In her brilliant book, Italian Food, Elizabeth David has a recipe for Carciofi alla Veneziana that immediately captured my attention. I was flipping through the vegetable section one day – as I often do, looking for nothing in particular but, rather, for some kind of cooking inspiration – and suddenly stopped at the sight of the word Venetian, followed by the word artichokes. I was hooked.
As a home cook, artichokes have for long been my pet peeve. But, being such a central ingredient in Venetian cuisine, I couldn’t avoid them forever. To tell you the truth, artichokes intimidated me because I wasn’t too familiar with them. Mum never made them, and for long, I had no idea what to look for when purchasing them, how to clean and cook them properly. They were a mystery.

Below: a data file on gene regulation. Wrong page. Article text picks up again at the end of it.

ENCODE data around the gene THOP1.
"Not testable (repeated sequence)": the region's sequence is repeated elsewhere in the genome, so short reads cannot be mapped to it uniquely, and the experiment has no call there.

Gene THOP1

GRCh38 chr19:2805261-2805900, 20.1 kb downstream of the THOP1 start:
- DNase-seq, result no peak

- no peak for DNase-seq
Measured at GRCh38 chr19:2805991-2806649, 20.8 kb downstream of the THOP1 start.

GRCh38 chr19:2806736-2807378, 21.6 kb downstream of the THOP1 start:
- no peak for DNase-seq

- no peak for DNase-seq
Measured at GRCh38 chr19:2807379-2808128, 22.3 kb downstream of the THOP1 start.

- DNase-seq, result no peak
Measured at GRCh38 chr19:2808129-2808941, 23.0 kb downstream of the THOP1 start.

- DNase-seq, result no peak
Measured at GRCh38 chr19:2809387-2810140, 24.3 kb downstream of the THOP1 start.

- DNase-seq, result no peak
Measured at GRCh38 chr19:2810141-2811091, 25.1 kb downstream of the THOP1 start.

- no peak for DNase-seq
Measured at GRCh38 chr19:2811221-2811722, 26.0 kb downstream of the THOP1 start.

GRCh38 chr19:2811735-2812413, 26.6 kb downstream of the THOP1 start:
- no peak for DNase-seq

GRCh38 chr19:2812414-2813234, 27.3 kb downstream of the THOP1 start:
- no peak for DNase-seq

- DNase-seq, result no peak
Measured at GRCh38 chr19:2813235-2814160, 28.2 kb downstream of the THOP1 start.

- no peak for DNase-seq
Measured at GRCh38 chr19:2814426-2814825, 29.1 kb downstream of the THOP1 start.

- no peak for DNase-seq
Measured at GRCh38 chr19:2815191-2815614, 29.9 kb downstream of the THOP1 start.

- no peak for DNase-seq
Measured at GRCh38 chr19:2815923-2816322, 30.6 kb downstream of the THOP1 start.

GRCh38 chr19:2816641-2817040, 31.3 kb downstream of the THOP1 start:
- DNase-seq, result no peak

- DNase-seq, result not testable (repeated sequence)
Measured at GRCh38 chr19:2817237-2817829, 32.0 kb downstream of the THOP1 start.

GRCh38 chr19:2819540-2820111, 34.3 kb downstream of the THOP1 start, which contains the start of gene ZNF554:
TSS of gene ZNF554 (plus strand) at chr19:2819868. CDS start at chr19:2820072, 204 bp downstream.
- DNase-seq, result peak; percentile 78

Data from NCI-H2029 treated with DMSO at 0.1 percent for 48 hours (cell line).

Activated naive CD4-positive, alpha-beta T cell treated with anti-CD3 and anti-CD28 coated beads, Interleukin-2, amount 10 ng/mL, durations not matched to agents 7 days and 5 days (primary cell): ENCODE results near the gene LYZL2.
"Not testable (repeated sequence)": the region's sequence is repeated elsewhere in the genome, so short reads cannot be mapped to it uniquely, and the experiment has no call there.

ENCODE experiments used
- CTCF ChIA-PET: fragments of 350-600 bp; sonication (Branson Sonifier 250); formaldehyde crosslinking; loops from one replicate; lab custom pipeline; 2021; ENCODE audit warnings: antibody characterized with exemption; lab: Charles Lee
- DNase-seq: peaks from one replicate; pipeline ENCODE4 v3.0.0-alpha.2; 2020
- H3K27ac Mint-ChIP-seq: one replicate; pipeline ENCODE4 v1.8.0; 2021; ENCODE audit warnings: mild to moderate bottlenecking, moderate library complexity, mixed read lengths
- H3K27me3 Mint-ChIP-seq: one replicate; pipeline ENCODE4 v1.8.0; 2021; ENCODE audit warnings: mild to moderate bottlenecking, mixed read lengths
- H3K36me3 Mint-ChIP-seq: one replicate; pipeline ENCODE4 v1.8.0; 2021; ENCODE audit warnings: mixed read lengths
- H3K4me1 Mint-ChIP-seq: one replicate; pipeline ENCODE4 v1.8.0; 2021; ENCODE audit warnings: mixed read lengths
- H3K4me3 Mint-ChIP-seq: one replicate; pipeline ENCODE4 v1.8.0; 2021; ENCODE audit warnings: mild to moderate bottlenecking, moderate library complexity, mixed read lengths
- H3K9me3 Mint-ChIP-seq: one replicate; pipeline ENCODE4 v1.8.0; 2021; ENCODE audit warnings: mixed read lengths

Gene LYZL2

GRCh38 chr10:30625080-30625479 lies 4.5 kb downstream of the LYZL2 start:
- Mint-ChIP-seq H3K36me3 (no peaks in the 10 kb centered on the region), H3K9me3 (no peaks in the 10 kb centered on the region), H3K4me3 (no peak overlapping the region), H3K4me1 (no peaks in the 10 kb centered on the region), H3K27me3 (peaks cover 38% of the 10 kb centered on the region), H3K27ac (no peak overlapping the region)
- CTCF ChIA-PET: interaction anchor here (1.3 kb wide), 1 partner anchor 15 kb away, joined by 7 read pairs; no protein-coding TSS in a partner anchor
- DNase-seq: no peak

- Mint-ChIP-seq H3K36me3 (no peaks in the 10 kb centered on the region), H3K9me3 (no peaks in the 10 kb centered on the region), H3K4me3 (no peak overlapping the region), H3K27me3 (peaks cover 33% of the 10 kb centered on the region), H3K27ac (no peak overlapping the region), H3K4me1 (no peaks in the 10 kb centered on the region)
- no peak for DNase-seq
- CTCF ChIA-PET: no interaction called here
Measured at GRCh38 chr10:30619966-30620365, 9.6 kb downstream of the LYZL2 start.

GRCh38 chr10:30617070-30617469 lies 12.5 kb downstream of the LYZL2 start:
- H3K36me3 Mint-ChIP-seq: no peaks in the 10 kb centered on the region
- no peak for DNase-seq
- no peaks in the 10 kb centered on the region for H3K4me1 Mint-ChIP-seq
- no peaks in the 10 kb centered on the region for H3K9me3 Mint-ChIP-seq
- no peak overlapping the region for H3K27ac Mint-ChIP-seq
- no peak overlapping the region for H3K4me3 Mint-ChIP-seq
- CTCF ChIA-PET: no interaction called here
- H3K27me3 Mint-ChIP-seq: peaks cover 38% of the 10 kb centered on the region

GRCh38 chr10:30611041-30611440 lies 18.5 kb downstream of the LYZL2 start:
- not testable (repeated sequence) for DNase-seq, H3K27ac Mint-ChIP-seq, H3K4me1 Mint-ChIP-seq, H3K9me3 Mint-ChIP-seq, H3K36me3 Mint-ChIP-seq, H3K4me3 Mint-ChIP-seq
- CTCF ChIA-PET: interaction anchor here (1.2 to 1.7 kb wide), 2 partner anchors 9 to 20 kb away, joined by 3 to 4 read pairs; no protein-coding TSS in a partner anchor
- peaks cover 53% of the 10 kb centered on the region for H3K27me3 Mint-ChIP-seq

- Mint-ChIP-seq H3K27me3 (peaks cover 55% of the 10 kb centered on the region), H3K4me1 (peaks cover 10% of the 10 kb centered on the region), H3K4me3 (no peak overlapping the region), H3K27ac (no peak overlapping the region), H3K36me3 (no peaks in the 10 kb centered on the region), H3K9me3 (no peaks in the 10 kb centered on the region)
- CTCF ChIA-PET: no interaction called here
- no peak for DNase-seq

Then, all of a sudden, the whole world of artichokes opened up to me. I moved to London and began to work for a fruit and vegetable company. I started to have access to more knowledge, more information, more variety. I began by learning how to clean artichokes from a friend chef. Basics acquired, I slowly went into experimenting with different recipes. I started with a simple artichoke salad: just thinly sliced spiky Sardinian artichokes, good olive oil, lemon, and flaky salt. I then moved to cooked preparations: spring vignarola with peas and broad beans; frittata, risotto. And, finally, these braised artichokes.